The ENIAC. During this wartime period, a team of scientists, engineers, and technicians was working furiously on the
first electronic computer-the ENIACat the University of Pennsylvania in Philadelphia. Their mentors were Physicist First Class John Mauchly and Brilliant Engineer Presper Eckert. Mauchly, familiar with Geiger counters in physics laboratories, had realized that if electronic circuits could count, then they could do arithmetic and hence solve, inter alia, difference equations-at almost incredible speeds! When he'd seen a seemingly limitless array of women cranking out firing tables with desk calculators, he'd been inspired to propose to the Ballistics Research Laboratory at Aberdeen that an electronic computer be built to deal with these calculations.
John von Neumann, Professor of Mathematics at the Institute for Advanced Study, was a consultant to Aberdeen and to Los Alamos. For a whole host of
reasons, he had become seriously interested in the thermonuclear problem being spawned at that time in Los Alamos by a friendly fellow-Hungarian scientist, Edward Teller, and his group. Johnny (as he was affectionately called) let it be known that construction of the ENIAC was nearing completion, and he wondered whether Stan Frankel and I would be interested in preparing a preliminary computational model of a thermonuclear reaction for the ENIAC. He felt he could convince the authorities at Aberdeen that our problem could provide a more exhaustive test of the computer than mere firing-table computations. (The designers of the ENIAC had wisely provided for the capability of much more ambitious versions of firing tables than were being arduously computed by hand, not to mention other quite different applications.) Our response to von Neumann's suggestion was enthusiastic, and his heuristic arguments were accepted by the authorities at Aberdeen.
In March, 1945, Johnny, Frankel, and I visited the Moore School of Electrical Engineering at the University of Pennsylvania for an advance glimpse of the ENIAC. We were impressed. Its physical size was overwhelming-some 18,000 double triode vacuum tubes in a system with 500,000 solder joints. No one ever had such a wonderful toy!
The staff was dedicated and enthusiastic; the friendly cooperation is still remembered. The prevailing spirit was akin to that in Los Alamos. What a pity that a war seems necessary to launch such revolutionary scientific endeavors. The components used in the ENIAC were jointarmy-navy (JAN) rejects. This fact not only emphasizes the genius of Eckert and Mauchly and their staff, but also suggests that the ENIAC was technically realizable even before we entered the war in December, 1941.
After becoming saturated with indoctrination about the general and detailed structure of the ENIAC, Frankel and I returned to Los Alamos to work on a model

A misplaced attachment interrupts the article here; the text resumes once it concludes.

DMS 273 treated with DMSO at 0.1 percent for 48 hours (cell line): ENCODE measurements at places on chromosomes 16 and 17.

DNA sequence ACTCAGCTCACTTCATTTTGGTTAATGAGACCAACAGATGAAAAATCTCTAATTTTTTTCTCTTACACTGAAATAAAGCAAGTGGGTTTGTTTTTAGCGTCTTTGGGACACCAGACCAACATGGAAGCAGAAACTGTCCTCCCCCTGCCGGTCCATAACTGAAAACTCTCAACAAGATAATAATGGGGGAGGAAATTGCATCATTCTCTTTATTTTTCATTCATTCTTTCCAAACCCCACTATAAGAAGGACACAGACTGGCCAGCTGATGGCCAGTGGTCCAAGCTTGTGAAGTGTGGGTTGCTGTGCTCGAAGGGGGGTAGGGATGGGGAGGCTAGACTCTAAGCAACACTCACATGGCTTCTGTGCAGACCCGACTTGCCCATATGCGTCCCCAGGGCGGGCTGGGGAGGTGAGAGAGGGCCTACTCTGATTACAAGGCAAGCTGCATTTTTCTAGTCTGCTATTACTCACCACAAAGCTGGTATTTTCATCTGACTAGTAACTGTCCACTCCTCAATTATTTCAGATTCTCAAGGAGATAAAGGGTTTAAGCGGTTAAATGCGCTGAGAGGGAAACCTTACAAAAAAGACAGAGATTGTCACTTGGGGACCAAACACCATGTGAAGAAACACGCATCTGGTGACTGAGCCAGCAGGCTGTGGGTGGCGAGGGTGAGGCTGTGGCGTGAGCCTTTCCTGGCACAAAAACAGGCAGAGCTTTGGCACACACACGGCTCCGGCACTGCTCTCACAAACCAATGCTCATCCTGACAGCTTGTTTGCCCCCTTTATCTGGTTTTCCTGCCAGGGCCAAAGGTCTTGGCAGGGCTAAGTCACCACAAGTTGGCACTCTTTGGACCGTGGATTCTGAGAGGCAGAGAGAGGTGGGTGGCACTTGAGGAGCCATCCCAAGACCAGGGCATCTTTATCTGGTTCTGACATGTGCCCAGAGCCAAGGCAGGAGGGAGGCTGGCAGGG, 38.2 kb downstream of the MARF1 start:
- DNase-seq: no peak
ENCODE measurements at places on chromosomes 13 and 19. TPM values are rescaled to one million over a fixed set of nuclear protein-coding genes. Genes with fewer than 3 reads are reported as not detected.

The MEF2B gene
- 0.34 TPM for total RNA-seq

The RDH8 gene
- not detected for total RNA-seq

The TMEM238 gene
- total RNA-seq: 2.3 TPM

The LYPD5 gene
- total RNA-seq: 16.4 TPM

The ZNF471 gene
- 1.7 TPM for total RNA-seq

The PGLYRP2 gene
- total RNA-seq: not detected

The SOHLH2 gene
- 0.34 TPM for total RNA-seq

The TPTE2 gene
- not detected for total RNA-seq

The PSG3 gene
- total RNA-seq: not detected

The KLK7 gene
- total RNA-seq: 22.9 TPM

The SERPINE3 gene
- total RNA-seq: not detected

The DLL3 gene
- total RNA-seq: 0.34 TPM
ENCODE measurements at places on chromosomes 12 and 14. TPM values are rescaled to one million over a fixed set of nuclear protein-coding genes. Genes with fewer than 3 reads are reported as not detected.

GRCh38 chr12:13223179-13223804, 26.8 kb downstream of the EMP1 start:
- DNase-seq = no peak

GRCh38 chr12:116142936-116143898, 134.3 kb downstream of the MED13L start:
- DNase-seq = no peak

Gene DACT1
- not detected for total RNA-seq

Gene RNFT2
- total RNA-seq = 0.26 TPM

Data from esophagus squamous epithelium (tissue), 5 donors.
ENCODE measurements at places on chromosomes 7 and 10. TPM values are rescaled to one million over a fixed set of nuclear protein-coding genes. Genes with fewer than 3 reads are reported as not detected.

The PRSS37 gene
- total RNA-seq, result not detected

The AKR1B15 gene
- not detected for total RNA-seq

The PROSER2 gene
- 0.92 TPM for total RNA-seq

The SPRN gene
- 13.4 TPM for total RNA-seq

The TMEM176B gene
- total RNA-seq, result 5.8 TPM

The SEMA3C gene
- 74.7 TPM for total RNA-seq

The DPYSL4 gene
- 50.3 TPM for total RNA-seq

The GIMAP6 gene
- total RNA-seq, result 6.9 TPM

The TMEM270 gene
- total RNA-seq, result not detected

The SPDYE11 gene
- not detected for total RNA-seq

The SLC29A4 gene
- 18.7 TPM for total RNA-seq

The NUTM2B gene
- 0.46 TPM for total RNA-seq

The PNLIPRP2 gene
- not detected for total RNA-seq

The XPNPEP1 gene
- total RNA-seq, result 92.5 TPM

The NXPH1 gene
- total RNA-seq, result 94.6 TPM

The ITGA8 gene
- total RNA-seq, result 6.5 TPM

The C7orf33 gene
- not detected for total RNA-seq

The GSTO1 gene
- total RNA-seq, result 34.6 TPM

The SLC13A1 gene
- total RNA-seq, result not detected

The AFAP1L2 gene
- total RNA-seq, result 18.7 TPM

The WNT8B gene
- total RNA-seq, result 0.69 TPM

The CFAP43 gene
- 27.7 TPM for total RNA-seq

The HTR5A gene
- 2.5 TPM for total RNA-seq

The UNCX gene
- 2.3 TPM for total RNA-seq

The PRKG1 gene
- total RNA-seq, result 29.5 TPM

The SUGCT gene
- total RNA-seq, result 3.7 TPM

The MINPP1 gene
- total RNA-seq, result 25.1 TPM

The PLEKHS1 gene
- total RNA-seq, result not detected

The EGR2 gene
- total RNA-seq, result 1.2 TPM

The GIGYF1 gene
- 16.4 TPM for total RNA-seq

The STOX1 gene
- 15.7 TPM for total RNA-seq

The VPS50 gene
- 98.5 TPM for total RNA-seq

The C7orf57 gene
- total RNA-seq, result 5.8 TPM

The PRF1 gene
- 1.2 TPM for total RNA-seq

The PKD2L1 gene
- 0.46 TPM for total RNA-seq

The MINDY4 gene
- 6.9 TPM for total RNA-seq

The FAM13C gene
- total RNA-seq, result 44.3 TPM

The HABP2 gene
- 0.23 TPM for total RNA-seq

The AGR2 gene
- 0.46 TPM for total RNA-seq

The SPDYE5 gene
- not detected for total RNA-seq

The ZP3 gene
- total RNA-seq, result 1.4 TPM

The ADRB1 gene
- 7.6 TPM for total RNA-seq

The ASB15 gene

Among the attendees was Stan Ulam, who had rejoined the Laboratory after a brief time on the mathematics faculty at the University of Southern California. Ulam's personality would stand out in any community, even where "characters" abounded. His was an informal nature; he would drop in casually, without the usual amenities. He preferred to chat, more or less at leisure, rather than to dissertate. Topics would range over mathematics, physics, world events, local news, games of chance, quotes from the classics-all treated somewhat episodically but always with a meaningful point. His was a mind ready to provide a critical link.
During his wartime stint at the Laboratory, Stan had become aware of the electromechanical computers used for implosion studies, so he was duly impressed, along with many other scientists, by the speed and versatility of the ENIAC. In ad
dition, however, Stan's extensive mathematical background made him aware that statistical sampling techniques had fallen into desuetude because of the length and tediousness of the calculations. But with this miraculous development of the ENIAC-along with the applications Stan must have been pondering-it occurred to him that statistical techniques should be resuscitated, and he discussed this idea with von Neumann. Thus was triggered the spark that led to the Monte Carlo method.
The spirit of this method was consistent with Stan's interest in random processes-from the simple to the sublime. He relaxed playing solitaire; he was stimulated by playing poker; he would cite the times he drove into a filled parking lot at the same moment someone was accommodatingly leaving. More seriously, he created the concept of "lucky numbers," whose distribution was much like that of prime numbers; he was intrigued by the theory of branching processes and